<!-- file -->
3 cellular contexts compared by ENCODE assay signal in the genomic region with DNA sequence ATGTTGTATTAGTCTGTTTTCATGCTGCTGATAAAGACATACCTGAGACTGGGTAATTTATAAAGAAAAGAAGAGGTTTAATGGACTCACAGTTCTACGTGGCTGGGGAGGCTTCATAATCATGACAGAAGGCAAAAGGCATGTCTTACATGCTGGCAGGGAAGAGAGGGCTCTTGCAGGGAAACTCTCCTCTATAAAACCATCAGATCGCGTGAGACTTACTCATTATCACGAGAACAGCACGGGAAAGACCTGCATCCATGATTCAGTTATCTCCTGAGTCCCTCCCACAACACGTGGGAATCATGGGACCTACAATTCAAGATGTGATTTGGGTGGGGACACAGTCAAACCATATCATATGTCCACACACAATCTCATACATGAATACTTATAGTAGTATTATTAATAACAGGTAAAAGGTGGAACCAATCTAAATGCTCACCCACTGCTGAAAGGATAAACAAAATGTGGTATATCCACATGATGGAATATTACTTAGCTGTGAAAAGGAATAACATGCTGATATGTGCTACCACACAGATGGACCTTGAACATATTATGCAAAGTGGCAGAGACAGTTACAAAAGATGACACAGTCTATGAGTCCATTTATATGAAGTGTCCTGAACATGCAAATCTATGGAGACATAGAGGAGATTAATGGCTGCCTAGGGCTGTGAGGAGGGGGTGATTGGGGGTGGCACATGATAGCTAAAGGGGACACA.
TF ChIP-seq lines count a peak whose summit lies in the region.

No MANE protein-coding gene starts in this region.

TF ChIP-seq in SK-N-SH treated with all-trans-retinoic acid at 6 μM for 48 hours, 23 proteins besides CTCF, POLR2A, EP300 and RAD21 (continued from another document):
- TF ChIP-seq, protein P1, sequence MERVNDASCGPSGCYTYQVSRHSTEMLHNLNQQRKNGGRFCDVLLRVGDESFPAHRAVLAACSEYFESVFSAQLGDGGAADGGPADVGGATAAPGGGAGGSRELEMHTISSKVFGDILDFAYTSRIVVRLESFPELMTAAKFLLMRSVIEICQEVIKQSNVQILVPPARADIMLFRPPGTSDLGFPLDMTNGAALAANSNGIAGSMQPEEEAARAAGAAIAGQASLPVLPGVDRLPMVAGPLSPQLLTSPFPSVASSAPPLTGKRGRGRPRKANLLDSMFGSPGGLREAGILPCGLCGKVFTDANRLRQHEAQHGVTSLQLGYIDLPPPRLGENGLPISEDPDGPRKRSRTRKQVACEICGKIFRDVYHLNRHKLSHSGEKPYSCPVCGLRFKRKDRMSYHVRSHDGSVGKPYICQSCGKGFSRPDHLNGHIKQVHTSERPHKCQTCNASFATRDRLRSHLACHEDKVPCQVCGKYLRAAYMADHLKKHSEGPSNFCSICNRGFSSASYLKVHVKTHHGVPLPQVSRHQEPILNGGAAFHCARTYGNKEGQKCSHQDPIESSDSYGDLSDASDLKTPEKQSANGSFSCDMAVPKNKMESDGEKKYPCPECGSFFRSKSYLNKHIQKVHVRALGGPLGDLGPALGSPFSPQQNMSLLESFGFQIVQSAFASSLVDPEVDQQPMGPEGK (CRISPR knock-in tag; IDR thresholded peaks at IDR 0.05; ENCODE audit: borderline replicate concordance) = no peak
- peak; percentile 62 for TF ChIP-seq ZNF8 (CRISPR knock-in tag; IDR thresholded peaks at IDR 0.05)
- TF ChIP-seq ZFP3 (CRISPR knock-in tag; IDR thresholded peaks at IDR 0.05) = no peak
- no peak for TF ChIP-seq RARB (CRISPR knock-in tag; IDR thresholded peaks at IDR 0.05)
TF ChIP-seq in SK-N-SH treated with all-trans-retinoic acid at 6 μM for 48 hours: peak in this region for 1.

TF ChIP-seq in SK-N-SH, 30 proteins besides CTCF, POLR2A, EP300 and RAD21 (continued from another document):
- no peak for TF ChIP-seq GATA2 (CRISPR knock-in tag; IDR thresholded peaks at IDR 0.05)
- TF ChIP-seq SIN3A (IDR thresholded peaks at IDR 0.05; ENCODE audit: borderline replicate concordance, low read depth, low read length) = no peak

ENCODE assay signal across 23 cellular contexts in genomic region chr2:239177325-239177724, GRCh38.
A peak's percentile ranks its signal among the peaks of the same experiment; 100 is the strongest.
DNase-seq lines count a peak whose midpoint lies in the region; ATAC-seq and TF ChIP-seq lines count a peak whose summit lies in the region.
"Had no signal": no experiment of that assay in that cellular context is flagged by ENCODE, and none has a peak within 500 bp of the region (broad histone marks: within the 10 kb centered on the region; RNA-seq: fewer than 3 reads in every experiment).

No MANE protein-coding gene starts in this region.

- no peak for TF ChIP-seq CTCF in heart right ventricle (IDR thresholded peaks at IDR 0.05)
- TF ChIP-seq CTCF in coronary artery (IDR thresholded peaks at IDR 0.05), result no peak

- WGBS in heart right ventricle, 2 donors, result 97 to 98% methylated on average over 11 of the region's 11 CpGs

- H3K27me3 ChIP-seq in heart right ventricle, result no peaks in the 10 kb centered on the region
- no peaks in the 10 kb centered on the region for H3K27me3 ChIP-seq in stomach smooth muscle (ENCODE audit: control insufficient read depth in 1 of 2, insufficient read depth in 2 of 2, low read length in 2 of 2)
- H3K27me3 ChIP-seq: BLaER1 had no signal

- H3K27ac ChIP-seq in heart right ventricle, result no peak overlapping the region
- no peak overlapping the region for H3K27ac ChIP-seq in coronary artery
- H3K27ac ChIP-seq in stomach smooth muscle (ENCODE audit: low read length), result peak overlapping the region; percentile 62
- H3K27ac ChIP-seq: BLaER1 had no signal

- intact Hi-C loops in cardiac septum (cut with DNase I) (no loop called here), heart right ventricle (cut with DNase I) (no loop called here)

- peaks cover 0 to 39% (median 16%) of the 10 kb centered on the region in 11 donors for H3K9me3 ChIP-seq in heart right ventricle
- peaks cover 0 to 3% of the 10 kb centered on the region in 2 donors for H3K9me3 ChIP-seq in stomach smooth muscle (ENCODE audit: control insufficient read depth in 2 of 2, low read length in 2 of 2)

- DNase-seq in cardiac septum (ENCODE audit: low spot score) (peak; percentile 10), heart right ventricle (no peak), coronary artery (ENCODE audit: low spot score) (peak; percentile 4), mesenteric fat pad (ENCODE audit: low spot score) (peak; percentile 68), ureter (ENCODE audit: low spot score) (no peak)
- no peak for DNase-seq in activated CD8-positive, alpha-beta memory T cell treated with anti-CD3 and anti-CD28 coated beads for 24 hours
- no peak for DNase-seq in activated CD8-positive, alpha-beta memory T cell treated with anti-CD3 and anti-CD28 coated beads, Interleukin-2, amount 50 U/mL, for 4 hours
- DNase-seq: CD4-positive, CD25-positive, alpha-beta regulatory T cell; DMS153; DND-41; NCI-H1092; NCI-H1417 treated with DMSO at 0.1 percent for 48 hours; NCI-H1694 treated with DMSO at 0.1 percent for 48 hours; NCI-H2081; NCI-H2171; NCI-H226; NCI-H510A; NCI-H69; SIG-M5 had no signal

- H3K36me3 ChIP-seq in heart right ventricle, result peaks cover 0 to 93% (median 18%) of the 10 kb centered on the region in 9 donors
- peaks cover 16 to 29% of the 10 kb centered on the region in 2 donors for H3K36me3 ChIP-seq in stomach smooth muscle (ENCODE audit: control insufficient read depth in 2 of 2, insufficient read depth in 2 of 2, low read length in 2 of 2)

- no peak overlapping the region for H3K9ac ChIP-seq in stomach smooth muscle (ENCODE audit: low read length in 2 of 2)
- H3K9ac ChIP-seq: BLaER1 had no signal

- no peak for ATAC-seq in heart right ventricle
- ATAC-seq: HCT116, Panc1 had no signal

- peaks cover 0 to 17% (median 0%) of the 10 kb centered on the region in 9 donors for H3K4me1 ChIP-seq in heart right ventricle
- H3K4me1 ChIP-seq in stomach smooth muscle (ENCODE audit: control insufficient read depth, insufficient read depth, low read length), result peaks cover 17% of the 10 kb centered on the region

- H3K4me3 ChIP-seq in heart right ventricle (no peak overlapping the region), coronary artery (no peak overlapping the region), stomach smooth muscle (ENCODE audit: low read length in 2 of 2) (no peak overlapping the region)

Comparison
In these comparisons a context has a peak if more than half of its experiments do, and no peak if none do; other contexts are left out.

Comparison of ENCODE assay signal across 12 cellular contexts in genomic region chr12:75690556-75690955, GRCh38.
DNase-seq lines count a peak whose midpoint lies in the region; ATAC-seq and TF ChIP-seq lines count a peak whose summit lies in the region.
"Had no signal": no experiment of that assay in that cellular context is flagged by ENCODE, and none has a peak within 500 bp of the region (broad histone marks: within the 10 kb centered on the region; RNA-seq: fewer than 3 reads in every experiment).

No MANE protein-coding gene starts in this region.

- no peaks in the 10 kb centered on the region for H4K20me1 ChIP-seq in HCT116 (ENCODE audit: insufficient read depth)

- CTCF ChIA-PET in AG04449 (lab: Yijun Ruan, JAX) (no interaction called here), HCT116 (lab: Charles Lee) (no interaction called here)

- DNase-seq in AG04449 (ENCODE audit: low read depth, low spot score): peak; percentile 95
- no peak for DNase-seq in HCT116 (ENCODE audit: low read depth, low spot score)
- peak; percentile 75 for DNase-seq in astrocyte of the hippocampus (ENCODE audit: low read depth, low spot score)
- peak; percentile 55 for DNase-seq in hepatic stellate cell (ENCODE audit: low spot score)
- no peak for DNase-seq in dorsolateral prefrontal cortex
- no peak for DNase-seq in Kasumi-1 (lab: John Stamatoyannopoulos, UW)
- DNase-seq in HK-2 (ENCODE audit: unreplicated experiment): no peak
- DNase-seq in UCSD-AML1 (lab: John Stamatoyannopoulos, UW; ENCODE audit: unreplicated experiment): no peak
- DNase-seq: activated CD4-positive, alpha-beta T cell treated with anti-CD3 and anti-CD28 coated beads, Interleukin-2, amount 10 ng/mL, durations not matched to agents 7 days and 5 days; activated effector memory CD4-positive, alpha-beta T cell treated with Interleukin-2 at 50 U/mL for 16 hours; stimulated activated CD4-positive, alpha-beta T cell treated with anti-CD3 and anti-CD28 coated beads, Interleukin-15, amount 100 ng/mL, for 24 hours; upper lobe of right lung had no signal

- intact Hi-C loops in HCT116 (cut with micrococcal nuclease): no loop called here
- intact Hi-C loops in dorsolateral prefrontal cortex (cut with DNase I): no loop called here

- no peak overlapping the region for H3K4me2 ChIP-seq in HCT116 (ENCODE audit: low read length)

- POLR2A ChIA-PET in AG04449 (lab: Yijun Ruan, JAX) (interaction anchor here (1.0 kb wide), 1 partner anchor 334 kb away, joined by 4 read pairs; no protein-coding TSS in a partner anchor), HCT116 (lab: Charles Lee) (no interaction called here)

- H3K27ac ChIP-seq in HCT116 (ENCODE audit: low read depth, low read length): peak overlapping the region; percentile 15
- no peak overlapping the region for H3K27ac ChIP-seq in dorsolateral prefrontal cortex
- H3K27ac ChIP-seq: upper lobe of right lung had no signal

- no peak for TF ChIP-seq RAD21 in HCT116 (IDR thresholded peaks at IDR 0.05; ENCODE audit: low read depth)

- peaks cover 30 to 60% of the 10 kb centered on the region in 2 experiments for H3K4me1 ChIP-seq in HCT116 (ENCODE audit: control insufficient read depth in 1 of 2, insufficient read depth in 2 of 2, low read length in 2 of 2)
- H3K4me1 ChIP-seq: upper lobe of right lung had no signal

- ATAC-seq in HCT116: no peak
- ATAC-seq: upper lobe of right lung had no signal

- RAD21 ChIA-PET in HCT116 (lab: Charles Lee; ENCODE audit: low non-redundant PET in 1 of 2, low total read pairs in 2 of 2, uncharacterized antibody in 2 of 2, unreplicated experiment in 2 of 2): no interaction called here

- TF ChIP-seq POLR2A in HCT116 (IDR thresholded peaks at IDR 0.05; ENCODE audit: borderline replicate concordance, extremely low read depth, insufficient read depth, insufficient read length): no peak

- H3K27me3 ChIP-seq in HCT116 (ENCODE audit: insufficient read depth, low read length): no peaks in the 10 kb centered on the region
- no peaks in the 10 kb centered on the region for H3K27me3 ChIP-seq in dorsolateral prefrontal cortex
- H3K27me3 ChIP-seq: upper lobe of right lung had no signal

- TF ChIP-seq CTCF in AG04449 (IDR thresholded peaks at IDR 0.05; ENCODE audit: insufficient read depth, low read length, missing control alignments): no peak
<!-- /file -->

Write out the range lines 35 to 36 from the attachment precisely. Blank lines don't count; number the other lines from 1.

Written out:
- H3K36me3 ChIP-seq in heart right ventricle, result peaks cover 0 to 93% (median 18%) of the 10 kb centered on the region in 9 donors
- peaks cover 16 to 29% of the 10 kb centered on the region in 2 donors for H3K36me3 ChIP-seq in stomach smooth muscle (ENCODE audit: control insufficient read depth in 2 of 2, insufficient read depth in 2 of 2, low read length in 2 of 2)